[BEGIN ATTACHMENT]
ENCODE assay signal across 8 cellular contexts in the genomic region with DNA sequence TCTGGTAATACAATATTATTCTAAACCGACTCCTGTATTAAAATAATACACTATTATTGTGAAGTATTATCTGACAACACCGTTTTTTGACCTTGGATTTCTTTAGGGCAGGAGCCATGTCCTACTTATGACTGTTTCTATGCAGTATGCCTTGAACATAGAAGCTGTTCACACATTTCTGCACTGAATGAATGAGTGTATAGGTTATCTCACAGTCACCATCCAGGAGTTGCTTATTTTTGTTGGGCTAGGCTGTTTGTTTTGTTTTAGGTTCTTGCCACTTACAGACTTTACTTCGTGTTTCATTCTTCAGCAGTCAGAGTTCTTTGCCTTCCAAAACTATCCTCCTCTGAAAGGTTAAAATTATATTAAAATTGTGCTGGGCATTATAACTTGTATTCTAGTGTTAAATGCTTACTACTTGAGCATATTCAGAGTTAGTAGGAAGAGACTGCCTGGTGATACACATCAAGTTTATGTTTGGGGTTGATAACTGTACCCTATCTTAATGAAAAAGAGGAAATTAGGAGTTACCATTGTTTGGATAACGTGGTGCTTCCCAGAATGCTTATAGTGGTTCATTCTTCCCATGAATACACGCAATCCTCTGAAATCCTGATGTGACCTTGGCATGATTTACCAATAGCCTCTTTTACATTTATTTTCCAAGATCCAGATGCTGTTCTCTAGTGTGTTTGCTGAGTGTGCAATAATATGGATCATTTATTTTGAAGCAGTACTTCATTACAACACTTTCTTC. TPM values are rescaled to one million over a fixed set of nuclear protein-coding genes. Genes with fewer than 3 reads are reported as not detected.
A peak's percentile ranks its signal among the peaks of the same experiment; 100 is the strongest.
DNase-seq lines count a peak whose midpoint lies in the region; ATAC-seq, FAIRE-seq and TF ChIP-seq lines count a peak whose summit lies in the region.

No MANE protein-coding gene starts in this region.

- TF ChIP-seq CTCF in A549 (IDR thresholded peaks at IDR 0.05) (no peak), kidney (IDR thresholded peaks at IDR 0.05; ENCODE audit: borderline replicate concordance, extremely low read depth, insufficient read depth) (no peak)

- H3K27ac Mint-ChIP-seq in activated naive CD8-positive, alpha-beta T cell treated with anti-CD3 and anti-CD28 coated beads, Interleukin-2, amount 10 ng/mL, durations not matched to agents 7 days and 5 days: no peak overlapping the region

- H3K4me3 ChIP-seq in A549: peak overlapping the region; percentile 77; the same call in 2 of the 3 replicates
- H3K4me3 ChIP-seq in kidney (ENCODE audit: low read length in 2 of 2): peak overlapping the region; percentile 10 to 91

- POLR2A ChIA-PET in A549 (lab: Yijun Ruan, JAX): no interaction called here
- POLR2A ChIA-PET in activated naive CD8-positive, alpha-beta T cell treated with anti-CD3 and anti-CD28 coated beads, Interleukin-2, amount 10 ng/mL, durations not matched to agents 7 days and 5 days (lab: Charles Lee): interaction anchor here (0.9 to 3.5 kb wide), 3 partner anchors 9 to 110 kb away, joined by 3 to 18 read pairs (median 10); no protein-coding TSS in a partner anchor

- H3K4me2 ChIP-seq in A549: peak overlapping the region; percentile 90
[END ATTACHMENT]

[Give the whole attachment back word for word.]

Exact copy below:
ENCODE assay signal across 8 cellular contexts in the genomic region with DNA sequence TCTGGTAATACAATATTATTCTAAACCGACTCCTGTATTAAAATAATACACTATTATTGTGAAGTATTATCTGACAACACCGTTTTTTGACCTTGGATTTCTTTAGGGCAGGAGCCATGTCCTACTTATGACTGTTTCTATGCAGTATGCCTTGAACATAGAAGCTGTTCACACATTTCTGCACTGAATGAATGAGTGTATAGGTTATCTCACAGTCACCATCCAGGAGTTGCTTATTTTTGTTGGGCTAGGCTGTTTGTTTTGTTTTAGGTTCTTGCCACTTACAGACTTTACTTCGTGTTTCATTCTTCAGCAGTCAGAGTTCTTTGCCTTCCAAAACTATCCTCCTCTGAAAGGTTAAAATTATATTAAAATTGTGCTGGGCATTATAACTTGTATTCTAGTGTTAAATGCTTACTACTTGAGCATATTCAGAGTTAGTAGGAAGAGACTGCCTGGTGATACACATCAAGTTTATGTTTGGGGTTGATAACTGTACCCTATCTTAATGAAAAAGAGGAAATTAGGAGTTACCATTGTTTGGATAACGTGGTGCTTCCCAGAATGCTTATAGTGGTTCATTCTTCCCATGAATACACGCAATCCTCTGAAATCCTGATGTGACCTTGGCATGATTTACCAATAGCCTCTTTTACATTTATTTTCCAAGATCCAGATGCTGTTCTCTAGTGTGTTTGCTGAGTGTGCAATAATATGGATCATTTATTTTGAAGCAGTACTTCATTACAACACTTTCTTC. TPM values are rescaled to one million over a fixed set of nuclear protein-coding genes. Genes with fewer than 3 reads are reported as not detected.
A peak's percentile ranks its signal among the peaks of the same experiment; 100 is the strongest.
DNase-seq lines count a peak whose midpoint lies in the region; ATAC-seq, FAIRE-seq and TF ChIP-seq lines count a peak whose summit lies in the region.

No MANE protein-coding gene starts in this region.

- TF ChIP-seq CTCF in A549 (IDR thresholded peaks at IDR 0.05) (no peak), kidney (IDR thresholded peaks at IDR 0.05; ENCODE audit: borderline replicate concordance, extremely low read depth, insufficient read depth) (no peak)

- H3K27ac Mint-ChIP-seq in activated naive CD8-positive, alpha-beta T cell treated with anti-CD3 and anti-CD28 coated beads, Interleukin-2, amount 10 ng/mL, durations not matched to agents 7 days and 5 days: no peak overlapping the region

- H3K4me3 ChIP-seq in A549: peak overlapping the region; percentile 77; the same call in 2 of the 3 replicates
- H3K4me3 ChIP-seq in kidney (ENCODE audit: low read length in 2 of 2): peak overlapping the region; percentile 10 to 91

- POLR2A ChIA-PET in A549 (lab: Yijun Ruan, JAX): no interaction called here
- POLR2A ChIA-PET in activated naive CD8-positive, alpha-beta T cell treated with anti-CD3 and anti-CD28 coated beads, Interleukin-2, amount 10 ng/mL, durations not matched to agents 7 days and 5 days (lab: Charles Lee): interaction anchor here (0.9 to 3.5 kb wide), 3 partner anchors 9 to 110 kb away, joined by 3 to 18 read pairs (median 10); no protein-coding TSS in a partner anchor

- H3K4me2 ChIP-seq in A549: peak overlapping the region; percentile 90